Use this unique on-line guide to explore the wealth of opportunities available to undergraduates, postgraduates and researchers looking for collaborators. Click on any of the images below to discover the work of over 50 scientists engaged in clinically relevant research who want to hear from you. Research underpins every aspect of modern, evidence-based medicine. Honing your research skills early on will equip you with the facility, and curiosity, to have a positive impact on your future practice, regardless of your ultimate career path. Research boosts your intellectual and clinical knowledge, self-motivation and team working skills. Start here to expand your knowledge of new technologies and of how research evidence is translated into patient care.
Why choose research?
Research underpins every aspect of modern evidence based medicine. It is a well-accepted paradigm that advanced research skills develop greater understanding in doctors, positively influencing their practice. The MRes in Clinical Science provides you with the opportunity to experience the reality of cutting-edge medical research. It comprises a complete package of research skills wrapped around a student selected and closely mentored project. Research skills are transferrable so it is not necessary to select a project in the discipline you aspire to, but the MRes in Clinical Science does accommodate research projects on the full spectra of clinical scientific research. It will provide you with a research base upon which to build your career. The research skills you will acquire will give you a competitive advantage and contribute positively to your future practice - life-long and irrespective of the kind of doctor you eventually choose to become. We invite you to explore the wealth of research activity described in this on-line Research Directory and please get in touch via firstname.lastname@example.org if you would like further information.
Norwich Medical School offers access to a broad portfolio of gastroenterology research of international repute thanks to the unique partnerships across the Norwich Research Park. Opportunities include clinical research with patients, laboratory and epidemiological research and access to major databases. From 2018, clinical gastroenterology research will be concentrated in the new £82m Quadram Institute (QI) housing the NNUH Endoscopy Facility with new facilities for research into the biology of the gastrointestinal tract.
Nutrition research spans across fundamental mechanistic studies; bioavailability and bioefficacy studies in healthy participants and ‘at risk’ groups; plant bioactives (flavonoids and isothiocyanates), fatty acids and nutrigenetics; cardiovascular and cardiometabolic health; identifying cancer risks and dietary strategies for enhanced cognition and reduced Alzheimer’s Disease risk. Students benefit from first-hand experience of large intervention studies and develop data analysis skills.
Research opportunities include diabetes related foot disease and the experience, and management of, patients with diabetes within hospitals. Other researchers have developed in vitro model systems and three-dimensional models to understand the role played by inflammation in the development of a number of pathological conditions.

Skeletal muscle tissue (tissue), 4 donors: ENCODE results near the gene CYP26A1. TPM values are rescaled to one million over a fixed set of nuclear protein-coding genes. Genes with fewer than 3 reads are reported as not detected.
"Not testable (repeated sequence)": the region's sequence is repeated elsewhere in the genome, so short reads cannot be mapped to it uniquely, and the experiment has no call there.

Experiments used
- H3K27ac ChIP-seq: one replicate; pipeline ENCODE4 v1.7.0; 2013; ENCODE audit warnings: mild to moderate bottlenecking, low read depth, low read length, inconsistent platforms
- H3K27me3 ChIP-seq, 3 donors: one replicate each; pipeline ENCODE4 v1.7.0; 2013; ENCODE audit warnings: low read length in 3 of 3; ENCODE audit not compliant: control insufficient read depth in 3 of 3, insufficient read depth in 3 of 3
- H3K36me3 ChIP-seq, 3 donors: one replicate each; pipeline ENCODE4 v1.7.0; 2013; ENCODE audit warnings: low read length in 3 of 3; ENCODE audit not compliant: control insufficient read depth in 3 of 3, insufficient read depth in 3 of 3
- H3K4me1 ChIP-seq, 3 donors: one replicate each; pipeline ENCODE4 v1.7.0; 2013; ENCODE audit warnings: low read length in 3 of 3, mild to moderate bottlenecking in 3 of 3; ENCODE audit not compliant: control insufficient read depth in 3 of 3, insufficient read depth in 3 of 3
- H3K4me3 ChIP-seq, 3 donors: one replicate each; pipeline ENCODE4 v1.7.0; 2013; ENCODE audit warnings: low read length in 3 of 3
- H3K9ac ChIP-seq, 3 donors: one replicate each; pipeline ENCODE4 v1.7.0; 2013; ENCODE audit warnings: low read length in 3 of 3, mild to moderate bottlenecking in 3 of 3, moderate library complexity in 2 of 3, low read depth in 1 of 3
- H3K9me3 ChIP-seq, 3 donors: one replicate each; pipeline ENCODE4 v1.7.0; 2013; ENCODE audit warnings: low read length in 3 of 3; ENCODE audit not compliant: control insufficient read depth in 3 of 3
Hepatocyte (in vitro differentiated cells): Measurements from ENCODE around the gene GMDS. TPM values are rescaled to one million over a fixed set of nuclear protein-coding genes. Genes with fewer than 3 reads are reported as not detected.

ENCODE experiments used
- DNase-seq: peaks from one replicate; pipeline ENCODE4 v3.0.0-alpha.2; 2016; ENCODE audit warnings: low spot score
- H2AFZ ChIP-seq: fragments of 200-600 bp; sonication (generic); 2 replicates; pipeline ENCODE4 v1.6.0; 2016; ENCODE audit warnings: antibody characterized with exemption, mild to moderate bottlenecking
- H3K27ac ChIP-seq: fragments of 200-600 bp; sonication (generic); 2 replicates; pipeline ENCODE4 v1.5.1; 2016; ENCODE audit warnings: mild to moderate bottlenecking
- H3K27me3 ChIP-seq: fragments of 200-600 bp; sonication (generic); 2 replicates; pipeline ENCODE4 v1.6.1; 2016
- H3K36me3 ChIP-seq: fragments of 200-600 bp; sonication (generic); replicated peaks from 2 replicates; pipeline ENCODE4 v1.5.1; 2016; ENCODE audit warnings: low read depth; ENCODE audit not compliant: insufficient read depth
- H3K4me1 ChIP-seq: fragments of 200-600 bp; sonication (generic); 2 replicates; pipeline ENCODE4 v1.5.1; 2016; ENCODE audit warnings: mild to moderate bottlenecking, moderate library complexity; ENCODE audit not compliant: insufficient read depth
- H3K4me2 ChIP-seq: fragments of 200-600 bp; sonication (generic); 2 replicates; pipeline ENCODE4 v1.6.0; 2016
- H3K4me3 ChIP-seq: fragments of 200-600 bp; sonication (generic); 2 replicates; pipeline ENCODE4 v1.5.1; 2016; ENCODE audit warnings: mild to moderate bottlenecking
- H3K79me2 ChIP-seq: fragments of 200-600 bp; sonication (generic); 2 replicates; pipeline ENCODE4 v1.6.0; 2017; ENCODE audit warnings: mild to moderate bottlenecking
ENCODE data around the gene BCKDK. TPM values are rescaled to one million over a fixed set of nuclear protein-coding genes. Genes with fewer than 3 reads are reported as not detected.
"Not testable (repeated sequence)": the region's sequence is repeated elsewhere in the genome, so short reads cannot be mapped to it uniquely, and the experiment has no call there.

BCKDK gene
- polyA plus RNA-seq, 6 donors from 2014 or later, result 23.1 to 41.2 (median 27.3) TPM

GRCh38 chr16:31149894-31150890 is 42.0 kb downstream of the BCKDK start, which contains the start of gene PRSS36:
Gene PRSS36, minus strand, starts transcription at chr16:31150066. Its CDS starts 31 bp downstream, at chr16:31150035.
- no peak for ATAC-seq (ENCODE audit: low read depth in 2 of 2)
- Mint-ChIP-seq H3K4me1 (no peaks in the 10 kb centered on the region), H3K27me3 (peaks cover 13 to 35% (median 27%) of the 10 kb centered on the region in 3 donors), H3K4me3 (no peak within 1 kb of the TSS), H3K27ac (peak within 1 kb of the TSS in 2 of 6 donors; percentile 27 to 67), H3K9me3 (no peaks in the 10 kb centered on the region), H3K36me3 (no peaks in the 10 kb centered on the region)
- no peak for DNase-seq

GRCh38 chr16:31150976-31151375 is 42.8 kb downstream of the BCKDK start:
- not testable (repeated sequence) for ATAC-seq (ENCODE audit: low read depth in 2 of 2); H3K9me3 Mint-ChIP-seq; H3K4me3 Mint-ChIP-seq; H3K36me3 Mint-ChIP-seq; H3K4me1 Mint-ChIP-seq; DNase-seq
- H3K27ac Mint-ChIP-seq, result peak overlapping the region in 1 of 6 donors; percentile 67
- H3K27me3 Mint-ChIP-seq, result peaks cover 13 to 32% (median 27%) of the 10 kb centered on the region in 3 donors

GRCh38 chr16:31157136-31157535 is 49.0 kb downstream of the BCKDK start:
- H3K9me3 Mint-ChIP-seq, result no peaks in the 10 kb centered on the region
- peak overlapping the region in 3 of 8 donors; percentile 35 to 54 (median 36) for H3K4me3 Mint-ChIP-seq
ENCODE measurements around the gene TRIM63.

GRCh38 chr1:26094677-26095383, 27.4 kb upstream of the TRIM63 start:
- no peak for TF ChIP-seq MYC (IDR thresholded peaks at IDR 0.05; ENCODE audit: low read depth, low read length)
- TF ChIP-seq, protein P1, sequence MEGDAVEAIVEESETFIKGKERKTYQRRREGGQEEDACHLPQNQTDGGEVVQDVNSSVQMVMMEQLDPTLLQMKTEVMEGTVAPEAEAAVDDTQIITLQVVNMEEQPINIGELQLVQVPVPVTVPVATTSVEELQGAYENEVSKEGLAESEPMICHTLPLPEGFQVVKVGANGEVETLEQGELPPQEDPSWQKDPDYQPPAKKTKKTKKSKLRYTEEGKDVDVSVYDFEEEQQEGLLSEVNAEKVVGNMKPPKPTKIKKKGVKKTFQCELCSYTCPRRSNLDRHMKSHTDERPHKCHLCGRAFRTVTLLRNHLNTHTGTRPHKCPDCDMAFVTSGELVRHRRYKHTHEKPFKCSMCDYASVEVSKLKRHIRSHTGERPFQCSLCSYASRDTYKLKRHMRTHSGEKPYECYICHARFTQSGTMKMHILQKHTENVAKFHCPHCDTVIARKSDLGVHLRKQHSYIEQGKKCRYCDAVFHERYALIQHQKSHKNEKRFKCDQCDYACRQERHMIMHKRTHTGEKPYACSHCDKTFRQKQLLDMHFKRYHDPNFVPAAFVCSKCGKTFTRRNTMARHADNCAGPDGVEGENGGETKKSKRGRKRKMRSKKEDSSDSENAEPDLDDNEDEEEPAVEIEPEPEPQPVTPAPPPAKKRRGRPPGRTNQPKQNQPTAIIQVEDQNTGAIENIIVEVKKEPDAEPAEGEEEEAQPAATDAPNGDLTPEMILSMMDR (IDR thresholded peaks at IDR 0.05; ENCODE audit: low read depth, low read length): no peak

In this area, there are opportunities to access the state of the art technologies of the Bio-Analytical facility at BCRE, devoted to the study of bone disease. Other research groups apply biochemistry and molecular biology to understand skeletal muscle regeneration, and the fabrication of synthetic biomaterials to enhance surgical treatment of tendon injury.
Research groups in this field are running national projects with charitable funding to research a range of cancer studies including use of magnetic resonance imaging (MRI) to predict outcomes in brain tumour patients; anti-angiogenic therapies; three-dimensional in vitro gut organoids and line time-lapse microscopy to study microtubules. Other groups offer wet lab-based projects and access to bioinformatic studies to investigate metastasis, the main cause of death for cancer patients.
Cardiovascular research is a growing activity at University of East Anglia and Norfolk and Norwich University Hospital and across the Norwich Research Park, and covers a range of epidemiology research programmes and clinical trials. Senior researchers are open to engage with medical students interested in research across the areas of heart function and failure; acute coronary syndromes; adult congenital heart disease; interventional cardiology and epidemiology, evidence synthesis, clinical trials and health services research.
This group has a programme of work investigating self-efficacy in patients with chronic disease such as bronchiectasis and other respiratory diseases. Researchers are exploring and evaluating options for improving self-efficacy and health related quality of life, through patient education and patient self management plans (PSMP).
Dementia is becoming one of the biggest burdens of our society with the aging population. There is an urgent need to improve our clinical and research understanding of the underlying disease in dementia. Dementia research topics at UEA take therefore a multi-disciplinary approach, linking bedside to bench research approaches in areas such as neuroimaging, nutrition and evidence-based psychological therapies.
The focus of population health research is to improve health and quality of life through the prevention and treatment of disease and other physical and mental health conditions. Drawing on state-of-the art research methods, we have particular strengths in research on: the organisation and delivery of primary health care; diabetes; disability; cardiovascular risk factors; obesity; smoking; musculoskeletal disease; HIV; tuberculosis; respiratory disease; mental health; diagnostic screening; and environmental influences on health.